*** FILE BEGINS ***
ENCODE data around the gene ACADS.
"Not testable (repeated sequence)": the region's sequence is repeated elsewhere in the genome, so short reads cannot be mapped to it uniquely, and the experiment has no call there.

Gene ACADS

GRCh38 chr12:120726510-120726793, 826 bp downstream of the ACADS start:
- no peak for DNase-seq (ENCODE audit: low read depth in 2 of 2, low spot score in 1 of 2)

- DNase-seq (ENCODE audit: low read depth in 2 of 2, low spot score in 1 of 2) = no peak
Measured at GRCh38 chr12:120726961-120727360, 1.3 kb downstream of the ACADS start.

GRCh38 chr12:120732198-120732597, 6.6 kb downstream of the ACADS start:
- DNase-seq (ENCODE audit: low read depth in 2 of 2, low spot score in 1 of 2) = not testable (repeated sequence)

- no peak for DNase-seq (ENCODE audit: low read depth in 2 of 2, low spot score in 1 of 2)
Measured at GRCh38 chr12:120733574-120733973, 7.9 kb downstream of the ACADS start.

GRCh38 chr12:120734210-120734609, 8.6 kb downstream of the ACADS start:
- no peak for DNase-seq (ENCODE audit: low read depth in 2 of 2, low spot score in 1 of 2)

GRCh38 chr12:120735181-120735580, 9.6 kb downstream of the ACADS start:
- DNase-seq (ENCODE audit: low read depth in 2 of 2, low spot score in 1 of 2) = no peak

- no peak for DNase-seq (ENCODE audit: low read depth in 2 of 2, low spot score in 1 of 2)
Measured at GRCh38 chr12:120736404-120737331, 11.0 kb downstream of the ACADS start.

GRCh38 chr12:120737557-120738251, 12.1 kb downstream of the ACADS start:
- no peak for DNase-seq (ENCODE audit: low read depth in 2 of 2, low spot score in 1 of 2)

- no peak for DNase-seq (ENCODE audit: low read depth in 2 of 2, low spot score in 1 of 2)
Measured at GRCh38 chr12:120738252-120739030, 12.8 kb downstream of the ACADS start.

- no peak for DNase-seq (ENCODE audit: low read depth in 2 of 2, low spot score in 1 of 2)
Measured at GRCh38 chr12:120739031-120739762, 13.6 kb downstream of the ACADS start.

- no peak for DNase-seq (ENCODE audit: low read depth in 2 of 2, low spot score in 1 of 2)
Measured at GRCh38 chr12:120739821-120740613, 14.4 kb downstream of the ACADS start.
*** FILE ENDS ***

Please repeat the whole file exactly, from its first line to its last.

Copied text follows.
ENCODE data around the gene ACADS.
"Not testable (repeated sequence)": the region's sequence is repeated elsewhere in the genome, so short reads cannot be mapped to it uniquely, and the experiment has no call there.

Gene ACADS

GRCh38 chr12:120726510-120726793, 826 bp downstream of the ACADS start:
- no peak for DNase-seq (ENCODE audit: low read depth in 2 of 2, low spot score in 1 of 2)

- DNase-seq (ENCODE audit: low read depth in 2 of 2, low spot score in 1 of 2) = no peak
Measured at GRCh38 chr12:120726961-120727360, 1.3 kb downstream of the ACADS start.

GRCh38 chr12:120732198-120732597, 6.6 kb downstream of the ACADS start:
- DNase-seq (ENCODE audit: low read depth in 2 of 2, low spot score in 1 of 2) = not testable (repeated sequence)

- no peak for DNase-seq (ENCODE audit: low read depth in 2 of 2, low spot score in 1 of 2)
Measured at GRCh38 chr12:120733574-120733973, 7.9 kb downstream of the ACADS start.

GRCh38 chr12:120734210-120734609, 8.6 kb downstream of the ACADS start:
- no peak for DNase-seq (ENCODE audit: low read depth in 2 of 2, low spot score in 1 of 2)

GRCh38 chr12:120735181-120735580, 9.6 kb downstream of the ACADS start:
- DNase-seq (ENCODE audit: low read depth in 2 of 2, low spot score in 1 of 2) = no peak

- no peak for DNase-seq (ENCODE audit: low read depth in 2 of 2, low spot score in 1 of 2)
Measured at GRCh38 chr12:120736404-120737331, 11.0 kb downstream of the ACADS start.

GRCh38 chr12:120737557-120738251, 12.1 kb downstream of the ACADS start:
- no peak for DNase-seq (ENCODE audit: low read depth in 2 of 2, low spot score in 1 of 2)

- no peak for DNase-seq (ENCODE audit: low read depth in 2 of 2, low spot score in 1 of 2)
Measured at GRCh38 chr12:120738252-120739030, 12.8 kb downstream of the ACADS start.

- no peak for DNase-seq (ENCODE audit: low read depth in 2 of 2, low spot score in 1 of 2)
Measured at GRCh38 chr12:120739031-120739762, 13.6 kb downstream of the ACADS start.

- no peak for DNase-seq (ENCODE audit: low read depth in 2 of 2, low spot score in 1 of 2)
Measured at GRCh38 chr12:120739821-120740613, 14.4 kb downstream of the ACADS start.